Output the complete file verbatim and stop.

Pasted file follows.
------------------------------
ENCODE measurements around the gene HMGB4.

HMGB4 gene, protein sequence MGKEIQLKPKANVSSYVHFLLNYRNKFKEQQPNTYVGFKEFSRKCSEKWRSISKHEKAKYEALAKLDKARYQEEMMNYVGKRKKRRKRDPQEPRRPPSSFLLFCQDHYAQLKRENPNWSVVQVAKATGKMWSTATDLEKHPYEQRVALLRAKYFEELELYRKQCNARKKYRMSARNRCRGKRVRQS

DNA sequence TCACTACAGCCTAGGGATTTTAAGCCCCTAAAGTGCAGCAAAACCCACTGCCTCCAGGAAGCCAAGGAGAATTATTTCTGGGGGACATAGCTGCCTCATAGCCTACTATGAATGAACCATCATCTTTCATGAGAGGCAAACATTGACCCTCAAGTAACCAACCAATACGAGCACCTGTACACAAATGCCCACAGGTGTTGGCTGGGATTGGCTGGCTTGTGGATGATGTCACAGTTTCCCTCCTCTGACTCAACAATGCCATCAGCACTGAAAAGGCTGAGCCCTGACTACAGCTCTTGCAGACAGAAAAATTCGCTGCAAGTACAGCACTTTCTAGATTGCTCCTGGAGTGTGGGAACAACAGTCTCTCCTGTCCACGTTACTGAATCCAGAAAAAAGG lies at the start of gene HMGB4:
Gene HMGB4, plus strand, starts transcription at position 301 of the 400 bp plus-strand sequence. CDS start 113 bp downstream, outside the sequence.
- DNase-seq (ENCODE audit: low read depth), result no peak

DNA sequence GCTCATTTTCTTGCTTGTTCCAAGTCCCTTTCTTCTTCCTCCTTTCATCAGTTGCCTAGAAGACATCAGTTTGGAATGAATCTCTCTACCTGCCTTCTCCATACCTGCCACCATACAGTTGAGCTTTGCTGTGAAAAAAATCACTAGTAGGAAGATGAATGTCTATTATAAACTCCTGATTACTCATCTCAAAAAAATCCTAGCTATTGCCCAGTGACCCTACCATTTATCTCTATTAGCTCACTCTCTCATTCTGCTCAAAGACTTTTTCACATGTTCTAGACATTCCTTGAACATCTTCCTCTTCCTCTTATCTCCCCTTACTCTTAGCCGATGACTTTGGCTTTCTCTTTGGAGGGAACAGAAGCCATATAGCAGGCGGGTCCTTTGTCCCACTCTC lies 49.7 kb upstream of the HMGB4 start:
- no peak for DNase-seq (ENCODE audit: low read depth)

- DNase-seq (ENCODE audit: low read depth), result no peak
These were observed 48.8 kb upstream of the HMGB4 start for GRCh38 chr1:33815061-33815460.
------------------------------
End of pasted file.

ENCODE measurements around the gene HMGB4.

HMGB4 gene, protein sequence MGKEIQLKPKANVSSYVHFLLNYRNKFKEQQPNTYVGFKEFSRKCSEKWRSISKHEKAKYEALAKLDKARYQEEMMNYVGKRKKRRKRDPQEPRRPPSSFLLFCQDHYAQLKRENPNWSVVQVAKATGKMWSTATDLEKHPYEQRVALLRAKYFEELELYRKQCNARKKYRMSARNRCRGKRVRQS

DNA sequence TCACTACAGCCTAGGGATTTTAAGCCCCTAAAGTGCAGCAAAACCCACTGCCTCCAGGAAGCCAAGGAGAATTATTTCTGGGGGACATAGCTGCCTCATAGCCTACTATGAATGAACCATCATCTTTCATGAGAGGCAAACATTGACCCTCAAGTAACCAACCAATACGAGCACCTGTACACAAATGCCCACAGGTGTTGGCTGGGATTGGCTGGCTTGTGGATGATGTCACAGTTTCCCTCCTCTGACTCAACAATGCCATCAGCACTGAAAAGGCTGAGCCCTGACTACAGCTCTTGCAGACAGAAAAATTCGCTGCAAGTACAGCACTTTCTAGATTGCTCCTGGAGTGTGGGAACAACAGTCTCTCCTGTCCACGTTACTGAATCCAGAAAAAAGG lies at the start of gene HMGB4:
Gene HMGB4, plus strand, starts transcription at position 301 of the 400 bp plus-strand sequence. CDS start 113 bp downstream, outside the sequence.
- DNase-seq (ENCODE audit: low read depth), result no peak

DNA sequence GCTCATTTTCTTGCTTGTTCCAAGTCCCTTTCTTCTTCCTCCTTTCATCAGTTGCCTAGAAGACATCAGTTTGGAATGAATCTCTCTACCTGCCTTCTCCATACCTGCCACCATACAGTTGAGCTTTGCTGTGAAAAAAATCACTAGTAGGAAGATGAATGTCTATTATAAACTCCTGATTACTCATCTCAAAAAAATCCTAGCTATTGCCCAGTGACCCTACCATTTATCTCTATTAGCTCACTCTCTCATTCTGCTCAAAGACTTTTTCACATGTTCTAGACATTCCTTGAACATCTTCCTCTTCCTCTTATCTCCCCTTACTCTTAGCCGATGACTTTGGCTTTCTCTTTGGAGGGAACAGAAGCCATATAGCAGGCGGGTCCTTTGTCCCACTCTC lies 49.7 kb upstream of the HMGB4 start:
- no peak for DNase-seq (ENCODE audit: low read depth)

- DNase-seq (ENCODE audit: low read depth), result no peak
These were observed 48.8 kb upstream of the HMGB4 start for GRCh38 chr1:33815061-33815460.